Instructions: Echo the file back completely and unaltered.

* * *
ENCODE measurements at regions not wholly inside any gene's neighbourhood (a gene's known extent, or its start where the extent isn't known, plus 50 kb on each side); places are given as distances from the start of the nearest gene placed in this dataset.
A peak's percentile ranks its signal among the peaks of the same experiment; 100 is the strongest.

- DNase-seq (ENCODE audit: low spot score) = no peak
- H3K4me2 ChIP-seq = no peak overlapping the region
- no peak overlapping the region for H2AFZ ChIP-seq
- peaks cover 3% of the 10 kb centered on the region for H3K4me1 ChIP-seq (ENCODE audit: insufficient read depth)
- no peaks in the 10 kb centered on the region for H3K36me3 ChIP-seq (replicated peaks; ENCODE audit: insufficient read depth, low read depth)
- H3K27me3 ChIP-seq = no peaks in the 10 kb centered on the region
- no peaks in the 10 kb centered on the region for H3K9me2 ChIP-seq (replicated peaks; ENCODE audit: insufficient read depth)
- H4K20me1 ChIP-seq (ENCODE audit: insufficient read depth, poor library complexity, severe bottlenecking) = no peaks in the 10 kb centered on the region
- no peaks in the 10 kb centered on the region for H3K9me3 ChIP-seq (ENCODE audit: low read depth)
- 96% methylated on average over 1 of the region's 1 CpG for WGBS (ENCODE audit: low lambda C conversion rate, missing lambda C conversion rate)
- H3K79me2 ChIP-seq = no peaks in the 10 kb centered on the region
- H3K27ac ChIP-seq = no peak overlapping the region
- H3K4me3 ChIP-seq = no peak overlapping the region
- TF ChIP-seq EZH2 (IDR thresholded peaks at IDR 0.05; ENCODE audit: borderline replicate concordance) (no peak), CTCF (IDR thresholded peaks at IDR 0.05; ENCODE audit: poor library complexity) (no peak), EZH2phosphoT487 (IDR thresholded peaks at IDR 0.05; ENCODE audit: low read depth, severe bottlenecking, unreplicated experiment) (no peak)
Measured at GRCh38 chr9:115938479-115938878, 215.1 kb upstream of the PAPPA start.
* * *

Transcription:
ENCODE measurements at regions not wholly inside any gene's neighbourhood (a gene's known extent, or its start where the extent isn't known, plus 50 kb on each side); places are given as distances from the start of the nearest gene placed in this dataset.
A peak's percentile ranks its signal among the peaks of the same experiment; 100 is the strongest.

- DNase-seq (ENCODE audit: low spot score) = no peak
- H3K4me2 ChIP-seq = no peak overlapping the region
- no peak overlapping the region for H2AFZ ChIP-seq
- peaks cover 3% of the 10 kb centered on the region for H3K4me1 ChIP-seq (ENCODE audit: insufficient read depth)
- no peaks in the 10 kb centered on the region for H3K36me3 ChIP-seq (replicated peaks; ENCODE audit: insufficient read depth, low read depth)
- H3K27me3 ChIP-seq = no peaks in the 10 kb centered on the region
- no peaks in the 10 kb centered on the region for H3K9me2 ChIP-seq (replicated peaks; ENCODE audit: insufficient read depth)
- H4K20me1 ChIP-seq (ENCODE audit: insufficient read depth, poor library complexity, severe bottlenecking) = no peaks in the 10 kb centered on the region
- no peaks in the 10 kb centered on the region for H3K9me3 ChIP-seq (ENCODE audit: low read depth)
- 96% methylated on average over 1 of the region's 1 CpG for WGBS (ENCODE audit: low lambda C conversion rate, missing lambda C conversion rate)
- H3K79me2 ChIP-seq = no peaks in the 10 kb centered on the region
- H3K27ac ChIP-seq = no peak overlapping the region
- H3K4me3 ChIP-seq = no peak overlapping the region
- TF ChIP-seq EZH2 (IDR thresholded peaks at IDR 0.05; ENCODE audit: borderline replicate concordance) (no peak), CTCF (IDR thresholded peaks at IDR 0.05; ENCODE audit: poor library complexity) (no peak), EZH2phosphoT487 (IDR thresholded peaks at IDR 0.05; ENCODE audit: low read depth, severe bottlenecking, unreplicated experiment) (no peak)
Measured at GRCh38 chr9:115938479-115938878, 215.1 kb upstream of the PAPPA start.